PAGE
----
|Kubaa, Raied Abou|
|Yokomi, Raymond - Ray|
Submitted to: Arabian Journal of Plant Protection
Publication Type: Abstract Only
Publication Acceptance Date: 8/24/2009
Publication Date: 10/26/2009
Citation: Kubaa, R., Saponari, M., Djelouah, K., Yokomi, R.K., El-Khateeb, A., Jamal, M. 2009. Molecular Detection of Spiroplasma Citri Associated with Stubborn Disease in Citrus Orchards in Syria. Arabian Journal of Plant Protection. 27(V57):93. Available: http://www.asplantprotection.org/PDF/AJPP/27-1_2009/AbstractBook-10th_Arab_Congress_of_Plant_Protection.pdf Interpretive Summary:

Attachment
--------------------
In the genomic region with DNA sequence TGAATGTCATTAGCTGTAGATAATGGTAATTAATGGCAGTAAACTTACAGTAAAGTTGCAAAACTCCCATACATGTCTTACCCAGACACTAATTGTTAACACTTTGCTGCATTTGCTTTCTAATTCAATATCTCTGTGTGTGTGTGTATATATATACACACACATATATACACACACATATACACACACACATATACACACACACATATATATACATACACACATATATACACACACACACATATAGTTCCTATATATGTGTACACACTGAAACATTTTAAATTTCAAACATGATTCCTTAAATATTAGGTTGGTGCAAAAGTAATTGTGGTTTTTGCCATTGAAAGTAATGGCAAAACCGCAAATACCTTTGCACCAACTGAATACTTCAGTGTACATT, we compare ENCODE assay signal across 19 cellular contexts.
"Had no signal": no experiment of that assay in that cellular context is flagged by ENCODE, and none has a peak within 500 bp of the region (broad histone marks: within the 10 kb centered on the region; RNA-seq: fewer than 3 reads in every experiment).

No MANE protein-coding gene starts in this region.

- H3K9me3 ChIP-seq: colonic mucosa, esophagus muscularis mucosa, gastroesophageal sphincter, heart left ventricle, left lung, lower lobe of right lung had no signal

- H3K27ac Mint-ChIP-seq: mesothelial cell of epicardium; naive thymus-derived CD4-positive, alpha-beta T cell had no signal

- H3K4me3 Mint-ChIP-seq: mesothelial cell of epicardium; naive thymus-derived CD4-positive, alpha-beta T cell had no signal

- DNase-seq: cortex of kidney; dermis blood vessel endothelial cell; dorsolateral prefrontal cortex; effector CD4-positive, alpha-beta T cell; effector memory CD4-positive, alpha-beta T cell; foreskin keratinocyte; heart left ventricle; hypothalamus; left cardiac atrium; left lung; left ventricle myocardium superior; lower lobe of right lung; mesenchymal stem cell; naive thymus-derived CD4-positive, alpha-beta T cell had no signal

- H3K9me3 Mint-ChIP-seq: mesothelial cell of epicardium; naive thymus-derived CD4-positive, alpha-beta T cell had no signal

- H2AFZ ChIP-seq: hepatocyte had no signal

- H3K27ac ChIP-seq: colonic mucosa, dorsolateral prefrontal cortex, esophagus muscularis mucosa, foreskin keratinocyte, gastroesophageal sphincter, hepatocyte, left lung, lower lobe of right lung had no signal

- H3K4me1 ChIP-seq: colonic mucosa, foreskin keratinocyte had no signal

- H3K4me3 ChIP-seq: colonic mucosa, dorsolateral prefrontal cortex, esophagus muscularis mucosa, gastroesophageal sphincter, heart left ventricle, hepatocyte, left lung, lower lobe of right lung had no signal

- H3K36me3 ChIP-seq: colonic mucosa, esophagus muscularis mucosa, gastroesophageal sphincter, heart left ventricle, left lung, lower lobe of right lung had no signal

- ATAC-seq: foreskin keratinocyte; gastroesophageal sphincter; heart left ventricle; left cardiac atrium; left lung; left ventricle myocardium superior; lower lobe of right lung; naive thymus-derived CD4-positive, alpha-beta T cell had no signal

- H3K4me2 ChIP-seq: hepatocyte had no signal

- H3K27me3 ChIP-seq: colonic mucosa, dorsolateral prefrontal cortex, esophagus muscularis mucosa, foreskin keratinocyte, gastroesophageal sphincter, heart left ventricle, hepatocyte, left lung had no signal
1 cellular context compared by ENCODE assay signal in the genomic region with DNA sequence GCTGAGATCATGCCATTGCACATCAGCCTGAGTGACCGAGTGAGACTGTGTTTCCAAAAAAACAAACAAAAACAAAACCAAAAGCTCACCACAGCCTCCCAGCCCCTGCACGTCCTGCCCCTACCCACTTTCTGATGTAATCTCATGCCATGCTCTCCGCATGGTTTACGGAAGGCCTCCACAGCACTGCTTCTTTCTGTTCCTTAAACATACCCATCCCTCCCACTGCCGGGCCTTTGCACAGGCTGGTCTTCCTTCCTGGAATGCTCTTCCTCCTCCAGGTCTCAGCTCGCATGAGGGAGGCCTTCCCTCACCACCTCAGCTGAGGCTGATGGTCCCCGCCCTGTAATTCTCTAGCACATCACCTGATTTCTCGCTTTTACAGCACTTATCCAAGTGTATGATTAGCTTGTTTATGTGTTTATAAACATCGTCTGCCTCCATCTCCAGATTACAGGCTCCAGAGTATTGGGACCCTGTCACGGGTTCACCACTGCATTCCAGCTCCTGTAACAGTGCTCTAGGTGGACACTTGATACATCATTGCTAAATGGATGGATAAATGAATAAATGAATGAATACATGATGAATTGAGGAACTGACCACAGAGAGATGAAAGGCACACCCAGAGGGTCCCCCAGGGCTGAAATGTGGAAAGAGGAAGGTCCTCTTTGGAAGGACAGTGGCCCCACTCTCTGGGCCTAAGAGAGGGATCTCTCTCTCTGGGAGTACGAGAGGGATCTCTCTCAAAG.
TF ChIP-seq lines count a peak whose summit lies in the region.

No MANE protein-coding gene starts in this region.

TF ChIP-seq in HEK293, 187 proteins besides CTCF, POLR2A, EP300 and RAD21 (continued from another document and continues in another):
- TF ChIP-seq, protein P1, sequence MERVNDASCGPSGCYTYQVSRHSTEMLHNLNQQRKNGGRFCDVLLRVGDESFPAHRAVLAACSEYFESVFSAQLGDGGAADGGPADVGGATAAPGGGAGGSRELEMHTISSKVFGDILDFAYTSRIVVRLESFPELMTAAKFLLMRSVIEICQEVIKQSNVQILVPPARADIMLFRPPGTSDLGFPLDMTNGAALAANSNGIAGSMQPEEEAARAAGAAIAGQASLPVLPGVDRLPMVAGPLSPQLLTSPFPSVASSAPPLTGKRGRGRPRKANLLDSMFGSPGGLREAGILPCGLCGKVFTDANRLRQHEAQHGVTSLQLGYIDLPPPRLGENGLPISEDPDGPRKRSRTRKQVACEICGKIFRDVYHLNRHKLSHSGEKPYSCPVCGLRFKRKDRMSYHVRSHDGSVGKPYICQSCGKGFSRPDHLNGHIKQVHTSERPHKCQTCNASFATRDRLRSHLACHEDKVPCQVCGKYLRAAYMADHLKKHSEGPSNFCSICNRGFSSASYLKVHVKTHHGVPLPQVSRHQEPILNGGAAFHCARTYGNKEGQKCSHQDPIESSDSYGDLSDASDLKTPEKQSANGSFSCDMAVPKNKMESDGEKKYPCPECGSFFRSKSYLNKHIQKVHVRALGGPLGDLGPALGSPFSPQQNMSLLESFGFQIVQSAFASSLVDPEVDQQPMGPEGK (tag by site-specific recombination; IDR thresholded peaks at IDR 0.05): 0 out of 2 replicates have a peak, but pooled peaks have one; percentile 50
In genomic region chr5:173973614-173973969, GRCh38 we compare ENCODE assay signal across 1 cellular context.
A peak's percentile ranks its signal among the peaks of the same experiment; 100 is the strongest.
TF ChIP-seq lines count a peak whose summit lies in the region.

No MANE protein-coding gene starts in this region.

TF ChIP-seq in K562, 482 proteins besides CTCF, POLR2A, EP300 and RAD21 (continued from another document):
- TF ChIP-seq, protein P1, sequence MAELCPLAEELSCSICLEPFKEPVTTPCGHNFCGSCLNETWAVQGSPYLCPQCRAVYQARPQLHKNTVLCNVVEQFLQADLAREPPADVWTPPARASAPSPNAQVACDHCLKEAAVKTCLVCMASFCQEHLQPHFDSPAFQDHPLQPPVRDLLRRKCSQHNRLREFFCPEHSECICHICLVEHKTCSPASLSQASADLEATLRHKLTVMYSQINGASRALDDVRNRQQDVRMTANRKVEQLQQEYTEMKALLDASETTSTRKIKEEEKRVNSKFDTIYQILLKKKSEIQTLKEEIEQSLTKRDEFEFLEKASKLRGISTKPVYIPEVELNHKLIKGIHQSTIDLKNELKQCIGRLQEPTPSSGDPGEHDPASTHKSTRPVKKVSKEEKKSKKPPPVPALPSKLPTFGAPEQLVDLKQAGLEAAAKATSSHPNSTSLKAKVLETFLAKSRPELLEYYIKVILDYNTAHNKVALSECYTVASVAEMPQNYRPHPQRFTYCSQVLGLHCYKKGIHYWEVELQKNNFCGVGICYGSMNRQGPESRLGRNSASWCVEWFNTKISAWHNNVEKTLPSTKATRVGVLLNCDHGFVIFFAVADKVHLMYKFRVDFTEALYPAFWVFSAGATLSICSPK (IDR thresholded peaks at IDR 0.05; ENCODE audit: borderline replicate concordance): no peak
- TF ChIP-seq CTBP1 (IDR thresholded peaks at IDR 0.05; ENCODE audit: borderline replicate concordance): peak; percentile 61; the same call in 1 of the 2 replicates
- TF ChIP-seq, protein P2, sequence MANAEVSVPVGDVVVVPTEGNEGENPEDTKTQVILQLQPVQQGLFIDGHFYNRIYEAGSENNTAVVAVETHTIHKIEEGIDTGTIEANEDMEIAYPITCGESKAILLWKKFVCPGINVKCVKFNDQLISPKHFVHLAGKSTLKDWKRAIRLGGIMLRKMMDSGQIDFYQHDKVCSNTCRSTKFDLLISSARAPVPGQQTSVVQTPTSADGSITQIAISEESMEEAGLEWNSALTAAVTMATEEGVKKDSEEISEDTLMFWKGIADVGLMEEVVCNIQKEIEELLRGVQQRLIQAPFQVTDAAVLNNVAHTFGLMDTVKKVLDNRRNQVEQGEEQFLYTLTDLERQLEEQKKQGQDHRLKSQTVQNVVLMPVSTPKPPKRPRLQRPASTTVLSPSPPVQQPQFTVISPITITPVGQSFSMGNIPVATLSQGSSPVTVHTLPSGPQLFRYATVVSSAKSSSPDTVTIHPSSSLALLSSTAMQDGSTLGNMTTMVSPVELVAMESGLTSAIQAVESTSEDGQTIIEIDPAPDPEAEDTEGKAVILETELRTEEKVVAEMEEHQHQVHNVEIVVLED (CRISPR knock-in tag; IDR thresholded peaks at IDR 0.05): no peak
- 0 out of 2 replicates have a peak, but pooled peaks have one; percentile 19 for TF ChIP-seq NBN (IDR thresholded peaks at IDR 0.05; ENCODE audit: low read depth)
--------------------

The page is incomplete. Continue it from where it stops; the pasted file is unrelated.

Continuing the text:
Technical Abstract: Spiroplasma citri, a phloem-limited pathogen, causes citrus stubborn disease (CSD) and can be transmitted from plant to plant by several species of phloem-feeding leafhoppers. CSD is an important disorder in certain warm and arid citrus-growing areas, and its agent has been recorded from several Mediterranean and Middle Eastern countries, including Syria. In September 2008, columella were collected from fruits of 130 symptomatic and symptomless trees, 102 of which were from 10 commercial stands in Lattakia and 28 were from 2 groves in Tartous. Silica gel-dessicated columella samples were brought to the University of Bari for S. citri detection. DNA extraction and polymerase chain reaction (PCR) were performed according to Yokomi et al. (Plant Dis. 92: 253-260, 2008), using the primer pairs P58-6f/4r and P58 3f/4r in conventional and real-time PCR, respectively. Twelve sweet orange trees (9.2%) from two different groves (11 in Lattakia and 1 in Tartous) were S. citri-positive in both assays. Nucleotide sequences of the P58-6f/4r amplicon of four selected spiroplasma isolates showed 98% identity with the putative adhesin gene of S. citri strain T9 (accession No. EU602314) from California and strain BR3-3X (DQ344812). The presence of S. citri in Syrian citrus orchards was therefore confirmed by molecular tools. Because PCR-based techniques are more apt than traditional S. citri culturing for large scale analysis, their use will allow more rapid and systematic surveys in commercial citrus plots as well as in mother plant repositories and nurseries. The leafhopper Neoaliturus haematoceps has been shown to be a vector of S. citri in Syria. Thus, the use of these tools for the early detection of the pathogen in infected plants and leafhopper vectors will be critical for improving the management and containment of the disease.